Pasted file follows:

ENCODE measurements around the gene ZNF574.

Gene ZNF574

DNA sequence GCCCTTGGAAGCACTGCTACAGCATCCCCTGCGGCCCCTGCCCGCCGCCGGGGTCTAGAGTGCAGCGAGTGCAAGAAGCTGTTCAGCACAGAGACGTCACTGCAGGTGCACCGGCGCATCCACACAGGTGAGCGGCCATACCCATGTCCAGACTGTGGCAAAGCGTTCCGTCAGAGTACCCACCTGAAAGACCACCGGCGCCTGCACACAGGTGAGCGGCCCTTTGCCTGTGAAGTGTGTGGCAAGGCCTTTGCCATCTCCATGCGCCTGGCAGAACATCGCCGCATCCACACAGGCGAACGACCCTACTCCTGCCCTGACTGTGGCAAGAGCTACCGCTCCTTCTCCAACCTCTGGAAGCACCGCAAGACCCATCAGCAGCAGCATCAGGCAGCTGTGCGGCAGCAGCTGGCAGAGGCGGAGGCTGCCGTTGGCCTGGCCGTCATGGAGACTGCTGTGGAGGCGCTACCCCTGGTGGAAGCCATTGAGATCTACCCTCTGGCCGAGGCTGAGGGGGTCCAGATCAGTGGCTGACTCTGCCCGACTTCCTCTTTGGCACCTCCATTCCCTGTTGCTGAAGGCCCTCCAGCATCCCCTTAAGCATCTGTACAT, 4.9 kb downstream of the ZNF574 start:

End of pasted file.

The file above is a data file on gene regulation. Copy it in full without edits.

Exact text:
ENCODE measurements around the gene ZNF574.

Gene ZNF574

DNA sequence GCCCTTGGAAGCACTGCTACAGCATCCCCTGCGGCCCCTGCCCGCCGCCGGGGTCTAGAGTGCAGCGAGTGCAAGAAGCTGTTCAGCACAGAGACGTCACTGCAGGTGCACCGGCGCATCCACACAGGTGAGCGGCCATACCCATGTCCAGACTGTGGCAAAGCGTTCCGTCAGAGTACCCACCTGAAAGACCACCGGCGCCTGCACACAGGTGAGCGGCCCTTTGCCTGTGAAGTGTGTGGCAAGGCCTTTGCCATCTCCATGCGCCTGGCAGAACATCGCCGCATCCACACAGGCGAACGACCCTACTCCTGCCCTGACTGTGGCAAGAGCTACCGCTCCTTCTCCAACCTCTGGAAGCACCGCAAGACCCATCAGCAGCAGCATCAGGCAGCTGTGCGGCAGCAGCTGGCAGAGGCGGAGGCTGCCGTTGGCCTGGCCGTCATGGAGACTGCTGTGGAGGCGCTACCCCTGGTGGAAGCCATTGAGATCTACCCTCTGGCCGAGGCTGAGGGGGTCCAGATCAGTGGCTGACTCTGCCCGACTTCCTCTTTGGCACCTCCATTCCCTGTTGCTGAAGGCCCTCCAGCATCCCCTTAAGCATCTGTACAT, 4.9 kb downstream of the ZNF574 start: